MarketLine Blog

New potential OPEC-Russia deal to cut oil production levels: Other producers likely to boost supply in case of such a deal

The steep decline in the price of crude oil that began in the latter half of 2014 and reached its lowest point in early 2016 caused great disruption in countries for which oil exports constitute a major portion of total exports. Countries in this group include the OPEC nations as well as other major non-OPEC oil producers like Russia, Brazil and Canada. In December 2016, a Saudi led OPEC effort was finally able to come to an agreement with Russia and several other oil producers in the region such as Kazakhstan and Azerbaijan to reduce oil production levels. Although prices rose somewhat in the aftermath of this agreement, they did not rise enough to satisfy the signatories of this deal.

Therefore a new deal has now been signed by Saudi Arabia and Russia, which the rest of the OPEC members might join at a summit the group is supposed to hold later on in May. However despite these output decreases it is unlikely that oil prices will fall in any significant manner in the coming months. There are two main reasons for this. Firstly whilst OPEC nations rank as major producers of oil, they do not completely dominate the market, and therefore any reduction by them in output levels will simply leave space open for other players in this market to increase their supply and as a consequence increase their total share in the market. The US, Canada and Brazil are currently engaged in this process. Secondly major oil producers within OPEC too have been exempt from the previous Russia-OPEC deal due to a myriad of reasons. These include the likes of Iran, Nigeria and Libya, all of which have increased output levels in recent months. This will further undermine any effort by Russia and Saudi Arabia to bolster oil prices.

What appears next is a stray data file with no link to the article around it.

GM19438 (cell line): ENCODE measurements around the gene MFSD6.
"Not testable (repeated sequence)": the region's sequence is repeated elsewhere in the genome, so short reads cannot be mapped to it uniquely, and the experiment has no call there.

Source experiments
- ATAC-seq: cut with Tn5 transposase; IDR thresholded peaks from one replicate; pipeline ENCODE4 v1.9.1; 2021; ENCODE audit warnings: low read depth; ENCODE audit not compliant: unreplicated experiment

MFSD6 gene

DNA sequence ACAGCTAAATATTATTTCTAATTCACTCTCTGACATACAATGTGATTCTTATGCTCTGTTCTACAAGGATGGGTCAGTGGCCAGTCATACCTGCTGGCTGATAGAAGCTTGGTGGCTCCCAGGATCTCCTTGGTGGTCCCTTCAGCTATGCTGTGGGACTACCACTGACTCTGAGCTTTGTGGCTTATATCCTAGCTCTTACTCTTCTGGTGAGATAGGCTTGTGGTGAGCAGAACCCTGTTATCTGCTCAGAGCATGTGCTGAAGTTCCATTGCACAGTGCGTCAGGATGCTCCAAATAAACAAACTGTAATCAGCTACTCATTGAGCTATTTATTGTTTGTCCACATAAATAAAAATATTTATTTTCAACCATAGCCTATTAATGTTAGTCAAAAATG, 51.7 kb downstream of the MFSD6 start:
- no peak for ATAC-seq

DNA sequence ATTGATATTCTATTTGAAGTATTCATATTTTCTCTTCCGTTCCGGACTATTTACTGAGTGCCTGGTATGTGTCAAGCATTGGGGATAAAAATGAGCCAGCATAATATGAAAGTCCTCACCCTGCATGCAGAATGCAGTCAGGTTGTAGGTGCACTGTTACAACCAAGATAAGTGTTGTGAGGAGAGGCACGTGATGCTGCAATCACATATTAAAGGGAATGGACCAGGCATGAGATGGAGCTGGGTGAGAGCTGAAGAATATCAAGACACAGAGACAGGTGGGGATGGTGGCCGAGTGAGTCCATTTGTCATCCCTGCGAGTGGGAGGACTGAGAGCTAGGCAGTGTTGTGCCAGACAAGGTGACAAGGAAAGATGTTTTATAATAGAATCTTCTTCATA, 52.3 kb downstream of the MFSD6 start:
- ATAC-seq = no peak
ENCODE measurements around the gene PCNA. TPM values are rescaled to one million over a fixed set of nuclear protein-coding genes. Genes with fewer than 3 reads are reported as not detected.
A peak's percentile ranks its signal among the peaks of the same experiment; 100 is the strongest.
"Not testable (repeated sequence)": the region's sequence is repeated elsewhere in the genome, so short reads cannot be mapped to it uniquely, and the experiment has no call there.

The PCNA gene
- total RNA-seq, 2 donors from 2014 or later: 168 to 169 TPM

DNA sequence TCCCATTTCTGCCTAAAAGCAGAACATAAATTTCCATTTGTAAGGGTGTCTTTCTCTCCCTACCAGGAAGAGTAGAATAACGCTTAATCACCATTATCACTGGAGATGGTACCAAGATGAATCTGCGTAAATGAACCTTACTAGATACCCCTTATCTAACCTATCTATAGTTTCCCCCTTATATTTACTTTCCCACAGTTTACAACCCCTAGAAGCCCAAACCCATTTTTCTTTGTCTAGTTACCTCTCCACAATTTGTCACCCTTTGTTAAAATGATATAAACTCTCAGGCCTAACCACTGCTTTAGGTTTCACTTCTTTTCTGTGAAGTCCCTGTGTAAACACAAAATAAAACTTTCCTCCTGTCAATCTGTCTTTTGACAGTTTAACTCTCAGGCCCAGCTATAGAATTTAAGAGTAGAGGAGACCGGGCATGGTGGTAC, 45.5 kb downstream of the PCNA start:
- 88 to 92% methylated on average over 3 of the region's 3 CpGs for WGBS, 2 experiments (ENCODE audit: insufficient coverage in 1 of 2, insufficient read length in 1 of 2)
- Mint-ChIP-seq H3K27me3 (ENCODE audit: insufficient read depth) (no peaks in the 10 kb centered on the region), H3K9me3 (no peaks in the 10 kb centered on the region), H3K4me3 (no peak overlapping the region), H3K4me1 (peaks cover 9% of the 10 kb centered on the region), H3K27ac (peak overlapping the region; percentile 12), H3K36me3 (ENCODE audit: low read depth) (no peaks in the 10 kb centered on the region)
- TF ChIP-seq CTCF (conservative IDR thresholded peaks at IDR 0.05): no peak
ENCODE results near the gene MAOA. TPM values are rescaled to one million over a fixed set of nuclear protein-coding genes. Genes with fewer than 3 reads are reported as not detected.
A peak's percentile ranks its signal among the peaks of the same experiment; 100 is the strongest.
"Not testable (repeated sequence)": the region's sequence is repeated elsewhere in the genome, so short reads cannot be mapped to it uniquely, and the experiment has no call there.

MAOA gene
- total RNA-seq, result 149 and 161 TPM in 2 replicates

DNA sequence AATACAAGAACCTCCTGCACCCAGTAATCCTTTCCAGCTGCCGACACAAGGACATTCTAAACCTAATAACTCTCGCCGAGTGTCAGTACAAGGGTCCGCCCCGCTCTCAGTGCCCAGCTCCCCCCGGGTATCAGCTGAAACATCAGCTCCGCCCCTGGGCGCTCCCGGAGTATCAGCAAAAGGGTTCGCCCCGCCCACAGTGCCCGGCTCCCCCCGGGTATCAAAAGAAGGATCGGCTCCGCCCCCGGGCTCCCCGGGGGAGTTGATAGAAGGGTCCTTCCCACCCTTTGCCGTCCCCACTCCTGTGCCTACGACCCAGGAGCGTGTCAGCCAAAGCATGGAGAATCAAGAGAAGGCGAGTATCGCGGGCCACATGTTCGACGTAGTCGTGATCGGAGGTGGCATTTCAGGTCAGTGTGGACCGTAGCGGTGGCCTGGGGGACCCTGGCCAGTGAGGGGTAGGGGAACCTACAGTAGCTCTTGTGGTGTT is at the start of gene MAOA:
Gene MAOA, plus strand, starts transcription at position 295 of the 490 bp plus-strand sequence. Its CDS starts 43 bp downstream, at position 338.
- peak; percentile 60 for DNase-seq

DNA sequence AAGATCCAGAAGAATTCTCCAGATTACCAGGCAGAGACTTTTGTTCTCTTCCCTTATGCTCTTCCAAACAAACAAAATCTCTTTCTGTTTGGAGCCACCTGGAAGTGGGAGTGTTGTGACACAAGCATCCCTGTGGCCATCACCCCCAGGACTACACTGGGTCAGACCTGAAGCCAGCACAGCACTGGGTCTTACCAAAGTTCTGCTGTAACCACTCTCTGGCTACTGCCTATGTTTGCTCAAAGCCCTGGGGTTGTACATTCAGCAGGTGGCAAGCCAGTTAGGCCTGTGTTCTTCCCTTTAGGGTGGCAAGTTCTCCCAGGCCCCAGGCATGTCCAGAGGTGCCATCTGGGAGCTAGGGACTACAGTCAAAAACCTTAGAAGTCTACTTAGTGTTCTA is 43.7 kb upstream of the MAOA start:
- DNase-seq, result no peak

A further important point to note is that even if oil prices do increase somewhat, this only manages to encourage shale drillers to return to the market, as oil prices above $50 and especially above $60 ensure a steady profit for these players. Therefore any attempts by Saudi Arabia and Russia to increase oil prices indirectly results in encouraging new players into this market, whose presence increases competition and thereby brings prices down again. From this it can hence be concluded that oil prices are likely to balance around the $50 to $60 region in the coming months.

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